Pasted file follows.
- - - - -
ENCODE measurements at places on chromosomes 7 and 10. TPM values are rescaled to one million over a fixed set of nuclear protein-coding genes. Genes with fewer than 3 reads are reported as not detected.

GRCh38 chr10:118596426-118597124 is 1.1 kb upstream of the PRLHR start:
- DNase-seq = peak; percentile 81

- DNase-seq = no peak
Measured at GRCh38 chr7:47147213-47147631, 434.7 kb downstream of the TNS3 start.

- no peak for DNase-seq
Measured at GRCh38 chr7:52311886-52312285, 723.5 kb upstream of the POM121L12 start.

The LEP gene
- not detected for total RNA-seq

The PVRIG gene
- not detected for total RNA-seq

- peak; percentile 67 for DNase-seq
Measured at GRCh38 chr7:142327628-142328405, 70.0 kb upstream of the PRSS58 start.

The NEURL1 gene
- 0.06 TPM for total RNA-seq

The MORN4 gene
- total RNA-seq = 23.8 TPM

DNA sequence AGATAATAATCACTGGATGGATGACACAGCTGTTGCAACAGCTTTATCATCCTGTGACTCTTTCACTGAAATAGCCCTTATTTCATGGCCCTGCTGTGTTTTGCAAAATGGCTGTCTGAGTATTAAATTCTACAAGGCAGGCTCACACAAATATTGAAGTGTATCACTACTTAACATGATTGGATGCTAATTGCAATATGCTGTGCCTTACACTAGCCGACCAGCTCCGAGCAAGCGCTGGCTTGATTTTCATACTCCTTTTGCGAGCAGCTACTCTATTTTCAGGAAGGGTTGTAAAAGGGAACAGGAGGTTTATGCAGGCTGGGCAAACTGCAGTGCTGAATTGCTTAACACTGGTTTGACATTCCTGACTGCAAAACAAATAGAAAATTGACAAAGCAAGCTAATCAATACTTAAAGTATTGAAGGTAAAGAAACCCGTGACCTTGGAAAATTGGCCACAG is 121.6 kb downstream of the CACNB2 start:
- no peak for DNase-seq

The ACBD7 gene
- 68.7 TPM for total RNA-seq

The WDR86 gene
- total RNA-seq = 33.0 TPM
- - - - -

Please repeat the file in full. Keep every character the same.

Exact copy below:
ENCODE measurements at places on chromosomes 7 and 10. TPM values are rescaled to one million over a fixed set of nuclear protein-coding genes. Genes with fewer than 3 reads are reported as not detected.

GRCh38 chr10:118596426-118597124 is 1.1 kb upstream of the PRLHR start:
- DNase-seq = peak; percentile 81

- DNase-seq = no peak
Measured at GRCh38 chr7:47147213-47147631, 434.7 kb downstream of the TNS3 start.

- no peak for DNase-seq
Measured at GRCh38 chr7:52311886-52312285, 723.5 kb upstream of the POM121L12 start.

The LEP gene
- not detected for total RNA-seq

The PVRIG gene
- not detected for total RNA-seq

- peak; percentile 67 for DNase-seq
Measured at GRCh38 chr7:142327628-142328405, 70.0 kb upstream of the PRSS58 start.

The NEURL1 gene
- 0.06 TPM for total RNA-seq

The MORN4 gene
- total RNA-seq = 23.8 TPM

DNA sequence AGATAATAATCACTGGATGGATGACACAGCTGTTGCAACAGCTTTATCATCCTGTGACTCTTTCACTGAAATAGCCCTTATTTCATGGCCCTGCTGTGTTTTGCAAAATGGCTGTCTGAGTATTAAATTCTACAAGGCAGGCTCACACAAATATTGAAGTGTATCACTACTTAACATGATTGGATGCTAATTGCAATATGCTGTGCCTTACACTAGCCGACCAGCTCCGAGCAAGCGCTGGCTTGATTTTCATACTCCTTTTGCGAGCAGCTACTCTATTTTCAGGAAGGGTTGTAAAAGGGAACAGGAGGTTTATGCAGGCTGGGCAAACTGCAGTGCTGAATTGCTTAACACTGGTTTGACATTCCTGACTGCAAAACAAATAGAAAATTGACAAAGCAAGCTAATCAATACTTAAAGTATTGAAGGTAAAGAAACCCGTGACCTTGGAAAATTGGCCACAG is 121.6 kb downstream of the CACNB2 start:
- no peak for DNase-seq

The ACBD7 gene
- 68.7 TPM for total RNA-seq

The WDR86 gene
- total RNA-seq = 33.0 TPM